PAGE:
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Fri Apr 6, 2012, 02:25 PM

About the current Employment Summaries Report.

The first report is ALWAYS preliminary; they don't always get all of the data in time for the report. The number will be revised.

Because this is seasonally adjusted, it's VERY possible for the numbers to be understated or overstated. Any large shifts either way knocks their formulas off.

One important part of the report seems to have been overlooked as the pundits start their spinning:

The number of persons employed part time for economic reasons (sometimes
referred to as involuntary part-time workers) fell from 8.1 to 7.7 million
over the month. These individuals were working part time because their
hours had been cut back or because they were unable to find a full-time
job.


So based on this preliminary data, 400,00 part-timers were most likely bumped up to full-time. While the report doesn't explicitly quantify that, we can infer that from the fact that a net 120,000 jobs were created. I'm assuming that if those 400k were terminated from their part-time jobs that we would see a net reduction in job creation and a flush of new unemployment claims...

That's actually REALLY good news since these people often receive partial unemployment or other forms of assistance.

Compare that to February:

The number of persons employed part time for economic reasons (sometimes referred to as involuntary part-time workers) was essentially unchanged at 8.1 million in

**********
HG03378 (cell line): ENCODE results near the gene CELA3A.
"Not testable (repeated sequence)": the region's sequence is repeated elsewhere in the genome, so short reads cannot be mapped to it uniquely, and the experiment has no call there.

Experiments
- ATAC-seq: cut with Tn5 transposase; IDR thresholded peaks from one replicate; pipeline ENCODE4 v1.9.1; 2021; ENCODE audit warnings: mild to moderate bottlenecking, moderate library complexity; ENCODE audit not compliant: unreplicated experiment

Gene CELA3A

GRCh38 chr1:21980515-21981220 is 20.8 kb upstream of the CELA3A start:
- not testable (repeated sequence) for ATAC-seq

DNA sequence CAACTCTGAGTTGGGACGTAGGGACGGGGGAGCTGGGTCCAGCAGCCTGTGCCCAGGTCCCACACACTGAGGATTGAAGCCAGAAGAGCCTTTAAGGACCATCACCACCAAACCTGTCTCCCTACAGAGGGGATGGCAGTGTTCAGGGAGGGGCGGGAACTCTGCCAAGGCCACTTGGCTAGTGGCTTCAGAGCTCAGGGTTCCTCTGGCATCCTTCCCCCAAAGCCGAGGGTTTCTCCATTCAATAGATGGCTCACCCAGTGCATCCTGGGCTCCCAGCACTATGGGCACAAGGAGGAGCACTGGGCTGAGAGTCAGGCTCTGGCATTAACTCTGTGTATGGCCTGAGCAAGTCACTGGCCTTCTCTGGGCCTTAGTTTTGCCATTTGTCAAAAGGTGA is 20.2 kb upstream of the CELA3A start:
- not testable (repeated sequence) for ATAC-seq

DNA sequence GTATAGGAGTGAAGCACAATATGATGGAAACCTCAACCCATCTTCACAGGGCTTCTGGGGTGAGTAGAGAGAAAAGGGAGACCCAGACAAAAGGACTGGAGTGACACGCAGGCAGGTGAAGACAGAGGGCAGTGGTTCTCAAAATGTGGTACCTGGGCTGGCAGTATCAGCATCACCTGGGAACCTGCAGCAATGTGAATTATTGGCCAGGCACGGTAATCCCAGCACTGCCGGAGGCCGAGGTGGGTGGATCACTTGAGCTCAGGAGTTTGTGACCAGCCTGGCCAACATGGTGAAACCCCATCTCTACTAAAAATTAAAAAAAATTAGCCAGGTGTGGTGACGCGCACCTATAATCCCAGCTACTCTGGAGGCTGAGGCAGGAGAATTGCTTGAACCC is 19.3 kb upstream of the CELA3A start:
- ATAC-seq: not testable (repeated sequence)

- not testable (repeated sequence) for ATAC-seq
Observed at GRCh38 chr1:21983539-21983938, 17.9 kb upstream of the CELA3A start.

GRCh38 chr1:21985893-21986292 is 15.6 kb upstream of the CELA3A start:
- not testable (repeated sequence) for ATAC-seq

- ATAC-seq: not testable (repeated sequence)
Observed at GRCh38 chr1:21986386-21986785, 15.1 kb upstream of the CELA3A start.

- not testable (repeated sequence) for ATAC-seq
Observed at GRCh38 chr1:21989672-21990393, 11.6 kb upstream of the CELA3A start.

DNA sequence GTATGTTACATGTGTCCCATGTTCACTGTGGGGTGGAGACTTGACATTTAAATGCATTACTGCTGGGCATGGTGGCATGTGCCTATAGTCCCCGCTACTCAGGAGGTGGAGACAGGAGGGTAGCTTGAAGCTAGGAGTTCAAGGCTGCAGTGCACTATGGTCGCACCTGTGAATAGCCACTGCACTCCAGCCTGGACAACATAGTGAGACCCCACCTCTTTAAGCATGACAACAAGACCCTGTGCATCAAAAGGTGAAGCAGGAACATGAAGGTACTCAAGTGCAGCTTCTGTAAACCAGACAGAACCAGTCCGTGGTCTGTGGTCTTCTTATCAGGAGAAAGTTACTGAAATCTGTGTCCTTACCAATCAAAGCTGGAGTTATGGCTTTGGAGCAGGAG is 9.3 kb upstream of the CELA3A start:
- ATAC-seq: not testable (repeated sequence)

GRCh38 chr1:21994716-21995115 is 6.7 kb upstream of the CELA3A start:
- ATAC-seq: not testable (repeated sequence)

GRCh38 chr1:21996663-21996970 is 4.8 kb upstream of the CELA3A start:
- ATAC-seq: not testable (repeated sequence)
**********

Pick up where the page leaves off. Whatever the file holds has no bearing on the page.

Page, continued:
February. These individuals were working part time because their hours had been cut
back or because they were unable to find a full-time job. (See table A-8.)
One data point really isn't that useful, in this case we were hoping for a continued trend over 200,000+ added jobs over the past 4 months.


And January:

The number of persons employed part time for economic reasons, at 8.2
million, changed little in January. These individuals were working
part time because their hours had been cut back or because they were
unable to find a full-time job. (See table A-8.)



So the right-winger will crow about a lackluster jobs report but remember that one data point isn't significant unless it establishes a trend. Prior job reports were revised up, signs point that this one will be bumped up as well.

If we see another jobs report next month that is underwhelming AND this jobs report isn't revised up, THEN we can start worrying again. For now, consumer confidence is up, retailer confidence is up, GDP is performing well, the stock market is performing well, manufacturing is up, the car industry is doing exceptional... all are good signs.

Does this mean that every thing is strawberries and creme? No. A few of dark spots remain. Housing will be an issue for the next 5 years at least, it took almost 10 years for housing to bubble and pop and that sucked trillions of dollars out of the economy.

Fuel prices are another issue. I would like to point out that fuel prices are inevitably going to increase as a result of increased demand (this post isn't about whose responsible for the fuel increases so please to use it to beat me over the head with a strawman!! ) BUT it does have a cooling effect on everybody who isn't planning on installing a "car elevator" in their 6th home.

Government workers continue to be laid off. This report shows that it may have slowed for now, but " target="_blank">A half million government jobs have been cut since 2009. That has an effect on the overall numbers, particularly when jobs are being created at a breakneck pace. The USPS is at risk of going belly up, by REPUBLICAN design (with the help of Democrats unfortunately), which will send tremors throughout the entire economy.



So yes, while we can look for silver linings, there are some rumblings in the clouds. However, overall, things ARE improving and will hopefully pick up the rate of improvement over the next several months.

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